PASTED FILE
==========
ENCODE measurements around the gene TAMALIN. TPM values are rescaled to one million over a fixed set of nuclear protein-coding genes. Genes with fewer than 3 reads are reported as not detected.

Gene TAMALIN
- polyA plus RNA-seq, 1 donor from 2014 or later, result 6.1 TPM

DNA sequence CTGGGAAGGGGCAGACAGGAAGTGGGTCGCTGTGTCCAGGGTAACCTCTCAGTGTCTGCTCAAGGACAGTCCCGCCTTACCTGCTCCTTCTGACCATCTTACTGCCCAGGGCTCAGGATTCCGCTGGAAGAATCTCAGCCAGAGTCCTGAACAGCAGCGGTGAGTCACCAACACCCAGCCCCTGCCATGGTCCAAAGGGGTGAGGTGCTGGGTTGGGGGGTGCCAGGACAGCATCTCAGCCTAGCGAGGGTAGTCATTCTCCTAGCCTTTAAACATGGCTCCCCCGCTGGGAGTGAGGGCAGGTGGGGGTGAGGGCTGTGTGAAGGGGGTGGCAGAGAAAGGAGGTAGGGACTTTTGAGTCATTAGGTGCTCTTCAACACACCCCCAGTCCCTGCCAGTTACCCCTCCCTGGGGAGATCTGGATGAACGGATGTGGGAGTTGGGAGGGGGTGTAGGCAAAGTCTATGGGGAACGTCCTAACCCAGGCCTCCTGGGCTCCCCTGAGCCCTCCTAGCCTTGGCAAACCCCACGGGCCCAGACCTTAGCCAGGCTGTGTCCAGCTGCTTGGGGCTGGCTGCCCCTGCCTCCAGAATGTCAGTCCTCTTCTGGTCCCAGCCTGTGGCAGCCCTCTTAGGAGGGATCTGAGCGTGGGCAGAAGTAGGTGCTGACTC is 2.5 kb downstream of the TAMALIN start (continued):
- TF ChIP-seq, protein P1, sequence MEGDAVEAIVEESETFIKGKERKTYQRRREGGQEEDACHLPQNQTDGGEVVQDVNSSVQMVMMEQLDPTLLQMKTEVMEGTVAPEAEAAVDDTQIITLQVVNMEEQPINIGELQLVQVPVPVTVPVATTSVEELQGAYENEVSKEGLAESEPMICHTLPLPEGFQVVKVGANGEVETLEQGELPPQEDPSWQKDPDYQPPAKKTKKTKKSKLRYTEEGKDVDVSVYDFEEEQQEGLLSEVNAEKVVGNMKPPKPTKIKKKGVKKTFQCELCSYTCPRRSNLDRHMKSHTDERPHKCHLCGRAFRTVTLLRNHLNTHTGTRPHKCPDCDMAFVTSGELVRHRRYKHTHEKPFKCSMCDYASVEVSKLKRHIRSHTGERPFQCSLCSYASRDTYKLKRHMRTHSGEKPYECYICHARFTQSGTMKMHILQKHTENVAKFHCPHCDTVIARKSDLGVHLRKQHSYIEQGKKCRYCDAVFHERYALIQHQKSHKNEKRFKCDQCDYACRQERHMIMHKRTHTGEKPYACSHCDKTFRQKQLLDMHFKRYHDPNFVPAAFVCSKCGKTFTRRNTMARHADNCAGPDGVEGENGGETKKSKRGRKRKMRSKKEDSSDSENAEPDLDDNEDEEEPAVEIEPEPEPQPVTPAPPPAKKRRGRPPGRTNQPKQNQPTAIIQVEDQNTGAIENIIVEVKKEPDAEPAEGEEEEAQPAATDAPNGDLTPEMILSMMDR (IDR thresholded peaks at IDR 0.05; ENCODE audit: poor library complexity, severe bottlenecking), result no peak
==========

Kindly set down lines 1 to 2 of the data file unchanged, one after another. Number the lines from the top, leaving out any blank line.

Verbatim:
ENCODE measurements around the gene TAMALIN. TPM values are rescaled to one million over a fixed set of nuclear protein-coding genes. Genes with fewer than 3 reads are reported as not detected.

Gene TAMALIN